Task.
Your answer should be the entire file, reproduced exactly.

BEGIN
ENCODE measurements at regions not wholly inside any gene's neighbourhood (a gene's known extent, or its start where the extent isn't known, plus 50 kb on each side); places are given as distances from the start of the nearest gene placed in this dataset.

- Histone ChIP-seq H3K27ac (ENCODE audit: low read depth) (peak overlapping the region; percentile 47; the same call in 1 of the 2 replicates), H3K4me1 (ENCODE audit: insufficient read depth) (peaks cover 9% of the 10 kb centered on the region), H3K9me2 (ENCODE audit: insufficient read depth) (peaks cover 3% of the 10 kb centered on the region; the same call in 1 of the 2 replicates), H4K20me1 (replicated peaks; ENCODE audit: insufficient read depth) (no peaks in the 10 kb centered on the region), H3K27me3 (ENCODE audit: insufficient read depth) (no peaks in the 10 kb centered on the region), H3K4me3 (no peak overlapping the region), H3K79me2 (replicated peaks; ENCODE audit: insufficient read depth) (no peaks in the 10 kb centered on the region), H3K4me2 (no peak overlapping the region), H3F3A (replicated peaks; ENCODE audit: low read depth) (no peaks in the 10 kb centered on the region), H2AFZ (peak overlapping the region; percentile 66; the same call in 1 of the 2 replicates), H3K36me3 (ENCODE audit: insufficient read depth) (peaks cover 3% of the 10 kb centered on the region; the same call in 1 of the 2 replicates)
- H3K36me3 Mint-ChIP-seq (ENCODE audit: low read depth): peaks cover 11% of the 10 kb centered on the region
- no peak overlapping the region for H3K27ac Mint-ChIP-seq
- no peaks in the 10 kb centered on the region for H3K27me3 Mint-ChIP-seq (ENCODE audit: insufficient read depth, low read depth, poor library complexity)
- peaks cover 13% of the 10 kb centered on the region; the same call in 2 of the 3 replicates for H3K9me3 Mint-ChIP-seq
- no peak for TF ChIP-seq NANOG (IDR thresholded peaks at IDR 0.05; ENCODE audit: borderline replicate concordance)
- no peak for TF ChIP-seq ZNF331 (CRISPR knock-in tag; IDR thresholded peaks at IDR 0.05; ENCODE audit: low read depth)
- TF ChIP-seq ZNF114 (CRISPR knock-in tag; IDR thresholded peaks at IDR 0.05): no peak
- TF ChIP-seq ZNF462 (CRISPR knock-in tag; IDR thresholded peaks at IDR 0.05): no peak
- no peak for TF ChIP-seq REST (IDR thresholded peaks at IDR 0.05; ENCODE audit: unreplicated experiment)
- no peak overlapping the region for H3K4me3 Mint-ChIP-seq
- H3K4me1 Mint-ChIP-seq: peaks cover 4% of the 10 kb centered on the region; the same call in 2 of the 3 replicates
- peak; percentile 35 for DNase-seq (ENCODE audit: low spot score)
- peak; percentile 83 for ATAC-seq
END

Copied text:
ENCODE measurements at regions not wholly inside any gene's neighbourhood (a gene's known extent, or its start where the extent isn't known, plus 50 kb on each side); places are given as distances from the start of the nearest gene placed in this dataset.

- Histone ChIP-seq H3K27ac (ENCODE audit: low read depth) (peak overlapping the region; percentile 47; the same call in 1 of the 2 replicates), H3K4me1 (ENCODE audit: insufficient read depth) (peaks cover 9% of the 10 kb centered on the region), H3K9me2 (ENCODE audit: insufficient read depth) (peaks cover 3% of the 10 kb centered on the region; the same call in 1 of the 2 replicates), H4K20me1 (replicated peaks; ENCODE audit: insufficient read depth) (no peaks in the 10 kb centered on the region), H3K27me3 (ENCODE audit: insufficient read depth) (no peaks in the 10 kb centered on the region), H3K4me3 (no peak overlapping the region), H3K79me2 (replicated peaks; ENCODE audit: insufficient read depth) (no peaks in the 10 kb centered on the region), H3K4me2 (no peak overlapping the region), H3F3A (replicated peaks; ENCODE audit: low read depth) (no peaks in the 10 kb centered on the region), H2AFZ (peak overlapping the region; percentile 66; the same call in 1 of the 2 replicates), H3K36me3 (ENCODE audit: insufficient read depth) (peaks cover 3% of the 10 kb centered on the region; the same call in 1 of the 2 replicates)
- H3K36me3 Mint-ChIP-seq (ENCODE audit: low read depth): peaks cover 11% of the 10 kb centered on the region
- no peak overlapping the region for H3K27ac Mint-ChIP-seq
- no peaks in the 10 kb centered on the region for H3K27me3 Mint-ChIP-seq (ENCODE audit: insufficient read depth, low read depth, poor library complexity)
- peaks cover 13% of the 10 kb centered on the region; the same call in 2 of the 3 replicates for H3K9me3 Mint-ChIP-seq
- no peak for TF ChIP-seq NANOG (IDR thresholded peaks at IDR 0.05; ENCODE audit: borderline replicate concordance)
- no peak for TF ChIP-seq ZNF331 (CRISPR knock-in tag; IDR thresholded peaks at IDR 0.05; ENCODE audit: low read depth)
- TF ChIP-seq ZNF114 (CRISPR knock-in tag; IDR thresholded peaks at IDR 0.05): no peak
- TF ChIP-seq ZNF462 (CRISPR knock-in tag; IDR thresholded peaks at IDR 0.05): no peak
- no peak for TF ChIP-seq REST (IDR thresholded peaks at IDR 0.05; ENCODE audit: unreplicated experiment)
- no peak overlapping the region for H3K4me3 Mint-ChIP-seq
- H3K4me1 Mint-ChIP-seq: peaks cover 4% of the 10 kb centered on the region; the same call in 2 of the 3 replicates
- peak; percentile 35 for DNase-seq (ENCODE audit: low spot score)
- peak; percentile 83 for ATAC-seq